His outlook on life can be summed up by the first line in the novel Scaramouche by 20th century Italian/English novelist Rafael Sabatini: “He was born with a gift of laughter and a sense that the world was mad.”

Notwithstanding his sense of humour, Brad Flory is a serious, respected journalist who was inducted in June 2012 into the Journalism Hall of Fame of his alma mater, Central Michigan University.

For his first humour column, Brad who worked for 27 years at the Jackson Citizen Patriot newspaper, didn’t have to look far as he describes tongue-in-cheek how it felt to be a casualty of that Michigan newspaper’s downsizing last year. He still writes on contract for that daily owned by MLive Media Group, which is controlled by Advance Media, a major communications company owned by the Newhouse family.

Advance Media also publishes some of the world’s best known and respected magazines through its Condé Nast division, such as, GQ, Architectural Digest, House & Garden, Golf Digest, Vanity Fair, Vogue, W, Wired, and The New Yorker.

The subject of newspaper cutbacks comes as no surprise to North American readers.

In Canada, Sun Media, a subsidiary of giant Quebecor Media, announced on July 17, 2013 that it was closing eight publications and eliminating 360 positions in addition to the 1,000 positions it had already cut from its newspapers since the economic downturn of 2008.

Postmedia Network, Canada’s largest newspaper publisher, has been losing money since 2008, posting a $112 million loss in its spring 2013 quarter. It has responded by continually reducing publishing days, staff and its real estate footprint.

Another trend in Canada and the U.S. is to save salaries by eliminating publishers, instead having one manager oversee the business operations of multiple newspapers. On May 30, 2013, the Chicago Sun-Times announced it was cutting its entire photography department, requiring reporters to shoot photos and video.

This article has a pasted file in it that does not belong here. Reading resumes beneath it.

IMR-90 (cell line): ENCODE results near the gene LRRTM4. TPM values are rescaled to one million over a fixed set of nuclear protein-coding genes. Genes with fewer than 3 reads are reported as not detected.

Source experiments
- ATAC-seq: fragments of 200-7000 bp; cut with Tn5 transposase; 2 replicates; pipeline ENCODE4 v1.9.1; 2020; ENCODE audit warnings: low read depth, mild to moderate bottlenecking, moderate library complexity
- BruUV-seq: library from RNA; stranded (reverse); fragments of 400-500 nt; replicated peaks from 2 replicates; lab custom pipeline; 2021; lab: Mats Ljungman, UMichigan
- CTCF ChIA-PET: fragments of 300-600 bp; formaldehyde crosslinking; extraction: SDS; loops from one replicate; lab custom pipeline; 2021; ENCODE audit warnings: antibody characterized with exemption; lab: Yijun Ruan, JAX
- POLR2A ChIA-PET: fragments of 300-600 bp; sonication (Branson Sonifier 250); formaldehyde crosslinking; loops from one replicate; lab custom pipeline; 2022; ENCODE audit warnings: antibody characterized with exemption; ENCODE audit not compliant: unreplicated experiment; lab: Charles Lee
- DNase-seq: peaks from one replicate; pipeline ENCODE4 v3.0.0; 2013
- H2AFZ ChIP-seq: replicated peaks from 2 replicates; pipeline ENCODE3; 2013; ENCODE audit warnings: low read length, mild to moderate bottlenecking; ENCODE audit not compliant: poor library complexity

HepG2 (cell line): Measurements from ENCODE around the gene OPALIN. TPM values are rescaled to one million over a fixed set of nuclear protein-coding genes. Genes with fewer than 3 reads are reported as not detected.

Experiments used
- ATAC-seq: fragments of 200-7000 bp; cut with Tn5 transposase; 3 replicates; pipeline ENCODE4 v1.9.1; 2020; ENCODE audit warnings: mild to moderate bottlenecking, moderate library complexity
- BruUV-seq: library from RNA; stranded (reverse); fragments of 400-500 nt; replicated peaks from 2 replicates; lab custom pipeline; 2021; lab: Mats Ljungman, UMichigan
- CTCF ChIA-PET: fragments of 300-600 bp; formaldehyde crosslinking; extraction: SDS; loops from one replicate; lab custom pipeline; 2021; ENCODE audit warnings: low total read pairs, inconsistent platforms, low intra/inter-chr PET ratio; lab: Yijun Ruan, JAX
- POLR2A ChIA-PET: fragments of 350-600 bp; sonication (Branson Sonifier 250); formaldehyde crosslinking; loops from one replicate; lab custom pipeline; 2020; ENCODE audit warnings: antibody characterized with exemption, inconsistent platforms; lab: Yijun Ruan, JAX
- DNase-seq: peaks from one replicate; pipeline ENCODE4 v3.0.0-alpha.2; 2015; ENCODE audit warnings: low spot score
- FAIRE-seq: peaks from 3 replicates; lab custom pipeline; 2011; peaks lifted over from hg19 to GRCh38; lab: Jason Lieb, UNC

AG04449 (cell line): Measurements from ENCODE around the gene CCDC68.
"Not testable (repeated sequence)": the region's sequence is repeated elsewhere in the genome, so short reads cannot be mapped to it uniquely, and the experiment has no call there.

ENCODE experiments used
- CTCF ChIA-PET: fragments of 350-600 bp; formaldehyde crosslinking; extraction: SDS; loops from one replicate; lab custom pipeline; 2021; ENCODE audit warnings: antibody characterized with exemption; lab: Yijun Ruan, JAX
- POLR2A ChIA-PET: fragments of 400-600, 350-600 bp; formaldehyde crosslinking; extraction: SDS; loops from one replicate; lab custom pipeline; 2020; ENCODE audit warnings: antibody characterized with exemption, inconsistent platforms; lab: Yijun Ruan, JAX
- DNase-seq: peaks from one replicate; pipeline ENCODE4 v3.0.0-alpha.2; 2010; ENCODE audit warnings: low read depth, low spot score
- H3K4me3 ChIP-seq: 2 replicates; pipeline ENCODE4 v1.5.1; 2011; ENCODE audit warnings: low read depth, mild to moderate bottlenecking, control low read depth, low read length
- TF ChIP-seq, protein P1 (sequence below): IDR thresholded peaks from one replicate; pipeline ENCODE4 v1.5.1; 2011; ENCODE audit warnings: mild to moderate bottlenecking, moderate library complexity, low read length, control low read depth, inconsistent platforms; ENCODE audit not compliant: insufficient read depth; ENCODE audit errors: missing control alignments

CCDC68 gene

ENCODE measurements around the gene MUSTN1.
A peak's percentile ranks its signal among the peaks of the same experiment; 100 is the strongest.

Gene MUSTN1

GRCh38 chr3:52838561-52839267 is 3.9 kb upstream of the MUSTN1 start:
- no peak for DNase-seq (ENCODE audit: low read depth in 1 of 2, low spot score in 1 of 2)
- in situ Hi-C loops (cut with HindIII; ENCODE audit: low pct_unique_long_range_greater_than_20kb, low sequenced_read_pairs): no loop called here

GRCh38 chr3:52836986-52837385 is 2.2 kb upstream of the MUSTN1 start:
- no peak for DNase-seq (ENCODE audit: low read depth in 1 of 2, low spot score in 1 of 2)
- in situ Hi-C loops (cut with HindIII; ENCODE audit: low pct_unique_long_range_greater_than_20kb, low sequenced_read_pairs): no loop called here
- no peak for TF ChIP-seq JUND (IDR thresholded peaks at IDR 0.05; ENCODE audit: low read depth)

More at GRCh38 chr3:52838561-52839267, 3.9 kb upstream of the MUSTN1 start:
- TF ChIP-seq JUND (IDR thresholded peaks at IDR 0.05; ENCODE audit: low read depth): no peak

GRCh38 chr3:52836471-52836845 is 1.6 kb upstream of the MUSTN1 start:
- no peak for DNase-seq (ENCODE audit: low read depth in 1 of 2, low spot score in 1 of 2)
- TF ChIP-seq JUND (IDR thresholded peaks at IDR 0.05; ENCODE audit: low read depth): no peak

Such desperate attempts by newspapers to adapt to dwindling advertising revenues by cutting editorial resources has only exacerbated the loss of their readers, according to the Washington D.C.-based Pew Research Center’s Project for Excellence in Journalism. Pew reported in March 2013 that 2012 saw “a continued erosion of news reporting resources converged with growing opportunities for those in politics, government agencies, companies and others to take their messages directly to the public.”

“Estimates for newspaper newsroom cutbacks in 2012 put the industry down 30% since its peak in 2000 and below 40,000 full-time professional employees for the first time since 1978,” Pew reported.

Nearly a third of U.S. adults, 31 per cent, have stopped turning to news outlets because they no longer provide them with the news they have been accustomed to getting, Pew said, referring to both print and television news.

So amid all this dire economic news, how can one explain the mix of optimism and dark humour which motivate our Michigan-based Plaid Man to write with such wit about receiving his own pink slip last year?

Well, to begin with, you should know that Brad is used to adversity, growing up as a rabid Detroit Lions fan who sports that NFL team’s tattoo on his left shoulder. The last time the Lions won the NFL championship was in 1957 when Brad was a month old. “I was so excited, I shit my diaper,” he told me.

As to whether he will live to see the Lions win another NFL championship, he says: “The way things are going, no biological life form can last that long.“ Then the inner optimist shines through, adding: “ But who knows? Maybe next year.”

Brad, who lives in the tiny town of Mason (population 8,752) 90 miles west of Detroit, even has a kind word for the Motor City, which on July 18, 2013 became the biggest city in U.S. history to file for bankruptcy protection.

“Detroit is a far better city than its reputation,” Brad told me. “It’s got character.”

Sounds to me like that could be the subject of another opinion piece by our Plaid Man.


Posted by Warren Perley